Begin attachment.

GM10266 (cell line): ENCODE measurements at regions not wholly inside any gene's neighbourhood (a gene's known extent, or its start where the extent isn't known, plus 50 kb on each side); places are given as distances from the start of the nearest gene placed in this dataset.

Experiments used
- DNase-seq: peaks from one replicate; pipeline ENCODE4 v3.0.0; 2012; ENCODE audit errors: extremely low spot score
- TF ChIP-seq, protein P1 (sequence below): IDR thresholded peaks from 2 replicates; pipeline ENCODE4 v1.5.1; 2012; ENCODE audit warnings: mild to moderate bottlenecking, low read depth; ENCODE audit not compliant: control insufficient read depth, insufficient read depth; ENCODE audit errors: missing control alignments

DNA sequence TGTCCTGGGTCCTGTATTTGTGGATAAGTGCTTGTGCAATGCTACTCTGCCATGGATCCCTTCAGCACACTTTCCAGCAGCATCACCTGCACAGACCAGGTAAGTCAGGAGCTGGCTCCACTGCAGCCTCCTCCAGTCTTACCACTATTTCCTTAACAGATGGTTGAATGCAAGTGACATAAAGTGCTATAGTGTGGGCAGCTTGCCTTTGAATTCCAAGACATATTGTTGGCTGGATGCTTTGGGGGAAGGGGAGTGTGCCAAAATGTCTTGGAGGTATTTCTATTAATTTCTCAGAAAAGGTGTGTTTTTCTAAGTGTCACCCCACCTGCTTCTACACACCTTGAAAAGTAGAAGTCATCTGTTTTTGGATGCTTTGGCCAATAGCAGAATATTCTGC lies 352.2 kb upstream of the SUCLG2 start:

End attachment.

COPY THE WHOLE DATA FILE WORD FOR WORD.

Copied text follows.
GM10266 (cell line): ENCODE measurements at regions not wholly inside any gene's neighbourhood (a gene's known extent, or its start where the extent isn't known, plus 50 kb on each side); places are given as distances from the start of the nearest gene placed in this dataset.

Experiments used
- DNase-seq: peaks from one replicate; pipeline ENCODE4 v3.0.0; 2012; ENCODE audit errors: extremely low spot score
- TF ChIP-seq, protein P1 (sequence below): IDR thresholded peaks from 2 replicates; pipeline ENCODE4 v1.5.1; 2012; ENCODE audit warnings: mild to moderate bottlenecking, low read depth; ENCODE audit not compliant: control insufficient read depth, insufficient read depth; ENCODE audit errors: missing control alignments

DNA sequence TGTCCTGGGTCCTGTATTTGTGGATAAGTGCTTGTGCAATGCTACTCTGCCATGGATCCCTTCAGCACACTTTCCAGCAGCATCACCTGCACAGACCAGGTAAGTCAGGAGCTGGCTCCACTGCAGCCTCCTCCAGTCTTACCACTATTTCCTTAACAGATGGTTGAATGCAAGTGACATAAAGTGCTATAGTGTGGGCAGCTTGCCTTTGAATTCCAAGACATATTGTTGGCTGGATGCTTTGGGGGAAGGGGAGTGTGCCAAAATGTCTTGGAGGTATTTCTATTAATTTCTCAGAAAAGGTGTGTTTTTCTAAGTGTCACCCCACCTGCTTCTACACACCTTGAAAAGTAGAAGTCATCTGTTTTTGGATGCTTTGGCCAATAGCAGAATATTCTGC lies 352.2 kb upstream of the SUCLG2 start: